The growth and mortality of the brown meagre, _{∞}=43.8 cm, k=0.145 y^{–1}, t_{0}=–4.88 y for males and TL_{∞}=50.1 cm, k=0.105 y^{–1}, t_{0}=–5.71 y for females. The instantaneous total (Z) and natural (M) mortalities were estimated for each sex, resulting in an exploitation ratio (E=F/Z) of 0.43 for males and 0.46 for females.

Se investigó el crecimiento y la mortalidad de _{∞}=43.8 cm, k=0.145 y^{–1}, t_{0}=-4.88 y para los machos y TL_{∞}=50.1 cm, k=0.105 y^{–1}, t_{0}=–5.71 y para las hembras. La mortalidad instantánea total (Z) y natural (M) se estimó para cada sexo, dando como resultado una tasa de explotación (E=F/Z) de 0.43 para los machos y de 0.46 para las hembras.

The brown meagre,

In the northern Mediterranean Sea,

In the southwestern Mediterranean Sea, the Sciaenidae family is mainly exploited by the small-scale artisanal fisheries on the Tunisian coasts and is recorded in the local fisheries statistics (in 2012, total production was 54 t) (

The age determination and growth rate are determinant for the estimation and explanation of the stock fluctuations and for application of management strategies. For the brown meagre, age and growth have already been studied in Maltese waters (

The aim of the present study was to update the data relative to age and growth parameters of the brown meagre of the Gulf of Tunis by using thin cross-sections. Further, length-length (fish and otolith radii) and length-weight relationships, as well as mortalities (natural, M, and total, Z), were studied and the respective coefficients were estimated. Finally, an idea of the status of the investigated stock was derived by comparing the current exploitation ratio (E=F/Z) with the values conventionally related to a full exploitation. This parameter is indispensable for a rational management of fisheries, which is the only guarantee for a sustainable and responsible exploitation of a fishery resource.

The study was performed in the Gulf of Tunis (central Mediterranean Sea, 37°N 10°30'E). The brown meagre is caught by commercial fishing boats using artisanal fishing gears (mostly gillnets and trammel nets) and trawl, at depths ranging from 20 to 100 m, according to information provided by experienced fishermen who know the fishing area well. A total of 276 individuals were randomly collected on a monthly basis from October 2008 to September 2011. For each fish, the total length (TL) was measured to the nearest millimetre and the total weight (TW) to the nearest gram. The sex (male, female or undetermined) was determined by macroscopic observation of the gonads. Sagittal otoliths were removed, cleaned and stored dry in labelled envelopes for later treatment and examination.

The sex-ratio (males:females) for the entire sample was estimated. A chi-square test was used to detect differences in the sex-ratio of the sampled fish. The Mann-Whitney U test was applied to test the differences between sexes according to the TL (cm) and TW (g) (

The relation between length and weight was described by the power function TW=aTL^{b}. The regression parameters a, b and the coefficient of determination (r^{2}) were estimated for the whole population and for each sex by least square linear regression, after log transformation of both variables. According to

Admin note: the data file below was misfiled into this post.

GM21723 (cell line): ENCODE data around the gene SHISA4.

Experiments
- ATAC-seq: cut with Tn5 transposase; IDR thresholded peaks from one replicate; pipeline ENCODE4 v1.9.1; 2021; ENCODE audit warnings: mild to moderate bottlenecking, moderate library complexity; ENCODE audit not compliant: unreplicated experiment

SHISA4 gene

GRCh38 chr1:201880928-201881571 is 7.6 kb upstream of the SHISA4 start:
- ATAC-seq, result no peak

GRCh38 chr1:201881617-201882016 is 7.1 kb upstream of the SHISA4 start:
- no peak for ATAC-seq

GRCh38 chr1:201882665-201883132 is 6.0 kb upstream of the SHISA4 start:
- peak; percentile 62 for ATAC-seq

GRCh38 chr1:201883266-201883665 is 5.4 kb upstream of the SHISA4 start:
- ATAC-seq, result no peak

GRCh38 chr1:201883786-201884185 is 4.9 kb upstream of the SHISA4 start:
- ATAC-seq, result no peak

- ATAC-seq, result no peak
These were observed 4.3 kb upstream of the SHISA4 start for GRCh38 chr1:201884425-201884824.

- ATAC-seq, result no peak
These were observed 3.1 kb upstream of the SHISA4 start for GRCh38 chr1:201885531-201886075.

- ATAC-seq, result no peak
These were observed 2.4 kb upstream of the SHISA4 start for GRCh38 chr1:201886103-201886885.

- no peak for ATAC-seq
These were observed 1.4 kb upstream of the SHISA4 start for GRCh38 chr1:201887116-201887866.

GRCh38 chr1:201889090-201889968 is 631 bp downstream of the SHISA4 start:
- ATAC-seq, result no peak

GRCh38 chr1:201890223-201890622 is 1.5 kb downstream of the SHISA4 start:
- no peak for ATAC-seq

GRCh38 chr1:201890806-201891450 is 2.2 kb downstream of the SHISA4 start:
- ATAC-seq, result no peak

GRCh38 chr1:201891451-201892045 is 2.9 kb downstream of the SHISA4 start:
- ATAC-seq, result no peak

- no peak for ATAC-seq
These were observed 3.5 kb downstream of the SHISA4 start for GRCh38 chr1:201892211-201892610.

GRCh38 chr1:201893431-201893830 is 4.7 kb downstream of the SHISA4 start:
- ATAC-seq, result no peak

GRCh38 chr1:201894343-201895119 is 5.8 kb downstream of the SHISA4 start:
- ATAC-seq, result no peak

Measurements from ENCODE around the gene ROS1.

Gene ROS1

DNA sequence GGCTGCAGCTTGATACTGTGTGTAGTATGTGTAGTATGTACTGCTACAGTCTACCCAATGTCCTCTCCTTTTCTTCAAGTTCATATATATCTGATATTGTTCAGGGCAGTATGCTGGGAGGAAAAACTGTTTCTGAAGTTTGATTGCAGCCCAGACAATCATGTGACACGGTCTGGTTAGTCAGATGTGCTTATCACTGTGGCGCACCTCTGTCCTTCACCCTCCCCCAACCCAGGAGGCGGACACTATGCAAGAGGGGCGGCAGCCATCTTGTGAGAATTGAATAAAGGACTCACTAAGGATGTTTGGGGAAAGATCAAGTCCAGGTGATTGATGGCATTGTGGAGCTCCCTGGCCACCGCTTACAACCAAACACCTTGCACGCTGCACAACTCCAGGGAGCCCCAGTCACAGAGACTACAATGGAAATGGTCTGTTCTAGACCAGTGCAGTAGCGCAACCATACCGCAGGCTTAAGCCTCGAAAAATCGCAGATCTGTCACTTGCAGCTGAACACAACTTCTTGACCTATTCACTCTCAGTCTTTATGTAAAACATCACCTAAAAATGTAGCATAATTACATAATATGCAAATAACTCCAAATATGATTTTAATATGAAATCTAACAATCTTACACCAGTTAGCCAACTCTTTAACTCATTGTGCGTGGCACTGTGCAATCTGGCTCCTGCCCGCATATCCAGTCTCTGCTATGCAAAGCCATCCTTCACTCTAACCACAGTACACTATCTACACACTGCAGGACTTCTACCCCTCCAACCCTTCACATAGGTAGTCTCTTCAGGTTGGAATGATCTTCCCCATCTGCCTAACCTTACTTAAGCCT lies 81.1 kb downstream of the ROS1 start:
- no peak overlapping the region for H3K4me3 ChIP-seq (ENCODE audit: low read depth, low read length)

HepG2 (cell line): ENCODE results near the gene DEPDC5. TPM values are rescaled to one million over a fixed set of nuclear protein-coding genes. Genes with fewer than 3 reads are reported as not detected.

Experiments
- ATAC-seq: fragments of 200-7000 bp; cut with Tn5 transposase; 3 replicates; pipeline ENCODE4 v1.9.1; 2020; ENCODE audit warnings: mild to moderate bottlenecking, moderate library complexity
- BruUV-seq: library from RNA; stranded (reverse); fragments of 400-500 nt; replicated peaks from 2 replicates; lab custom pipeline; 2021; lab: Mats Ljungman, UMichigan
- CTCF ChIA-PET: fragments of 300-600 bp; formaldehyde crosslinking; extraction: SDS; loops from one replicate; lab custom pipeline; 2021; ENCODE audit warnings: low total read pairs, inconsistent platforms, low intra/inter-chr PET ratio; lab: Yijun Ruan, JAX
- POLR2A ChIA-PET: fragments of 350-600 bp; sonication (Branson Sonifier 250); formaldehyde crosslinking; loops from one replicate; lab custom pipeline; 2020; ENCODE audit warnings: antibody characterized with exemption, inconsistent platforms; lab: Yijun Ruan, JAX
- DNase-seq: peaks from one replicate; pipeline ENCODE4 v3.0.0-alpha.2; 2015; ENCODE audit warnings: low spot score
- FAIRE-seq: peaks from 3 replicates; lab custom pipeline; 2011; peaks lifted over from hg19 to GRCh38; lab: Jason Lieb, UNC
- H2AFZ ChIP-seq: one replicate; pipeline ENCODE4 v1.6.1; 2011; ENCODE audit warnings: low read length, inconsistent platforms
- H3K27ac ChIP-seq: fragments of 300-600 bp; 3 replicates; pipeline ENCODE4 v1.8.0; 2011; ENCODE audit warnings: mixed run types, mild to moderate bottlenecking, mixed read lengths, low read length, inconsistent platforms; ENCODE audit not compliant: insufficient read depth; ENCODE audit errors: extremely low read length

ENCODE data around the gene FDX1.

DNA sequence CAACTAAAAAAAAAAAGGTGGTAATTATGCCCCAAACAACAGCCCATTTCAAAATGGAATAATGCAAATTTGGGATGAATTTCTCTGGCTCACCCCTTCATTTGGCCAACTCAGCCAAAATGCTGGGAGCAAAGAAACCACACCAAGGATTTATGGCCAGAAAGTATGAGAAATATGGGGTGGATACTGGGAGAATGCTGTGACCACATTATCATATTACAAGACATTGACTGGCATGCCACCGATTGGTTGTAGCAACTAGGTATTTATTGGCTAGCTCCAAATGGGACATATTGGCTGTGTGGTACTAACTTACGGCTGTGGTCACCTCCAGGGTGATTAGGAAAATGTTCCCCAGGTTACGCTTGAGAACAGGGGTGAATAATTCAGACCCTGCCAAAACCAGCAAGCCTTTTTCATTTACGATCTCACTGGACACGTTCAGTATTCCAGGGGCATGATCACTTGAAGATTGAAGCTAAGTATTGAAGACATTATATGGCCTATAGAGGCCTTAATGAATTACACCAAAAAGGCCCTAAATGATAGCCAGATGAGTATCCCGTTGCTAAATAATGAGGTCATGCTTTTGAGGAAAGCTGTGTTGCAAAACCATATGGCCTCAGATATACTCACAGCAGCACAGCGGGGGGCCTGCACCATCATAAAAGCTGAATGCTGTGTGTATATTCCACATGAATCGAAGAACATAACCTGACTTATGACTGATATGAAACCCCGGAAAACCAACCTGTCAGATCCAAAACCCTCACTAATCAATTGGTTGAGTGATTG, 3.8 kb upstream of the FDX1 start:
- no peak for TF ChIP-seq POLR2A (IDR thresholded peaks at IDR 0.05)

Before estimating the age, two preliminary steps were applied to choose the calcified structure used and to validate the periodicity of observed growth increments. Comparing the results between the otoliths and the scales, in old fishes age is often underestimated or impossible to estimate when studied by scalimetry. Therefore, sagittal otoliths are the most common and widely used calcified structure. They appear to be highly suitable for age estimation as they are metabolically inert, so any material deposited remains unaltered and cannot be resorbed (

Otoliths of

The association of one opaque zone and one translucent zone was considered an annulus. The path of the growth marks was counted from the nucleus towards the tip of the inner face next to the sulcus (_{n}) and to the proximal margin of the otolith (R_{o}) to the nearest 0.01 mm.

The periodicity of opaque zone formation was validated by the marginal increment analysis (_{0}-R_{n}/ R_{n}-R_{n-1}, where R_{n }and R_{n-1} are the radii of the ultimate and penultimate annuli, respectively. The Kruskal-Wallis test was used to test the homogeneity of MIR among months followed by a Student-Newman-Keuls (SNK) non-parametric test after null hypothesis rejection. Correlation between MIR and temperature was tested using the Spearman rank correlation coefficient (r_{s}) (

To assess ageing precision, the growth increment was counted independently by two readers without prior knowledge of fish length or sex. The variability of the within-reader age estimates was calculated with the absolute percent error (APE) (

$${\text{APE}}_{\text{j}}\text{(\%)=100}\frac{\text{1}}{\text{R}}{\displaystyle {\sum}_{\text{i=1}}^{\text{R}}\frac{\left|\text{Xij+Xj}\right|}{\text{Xj}}}$$, |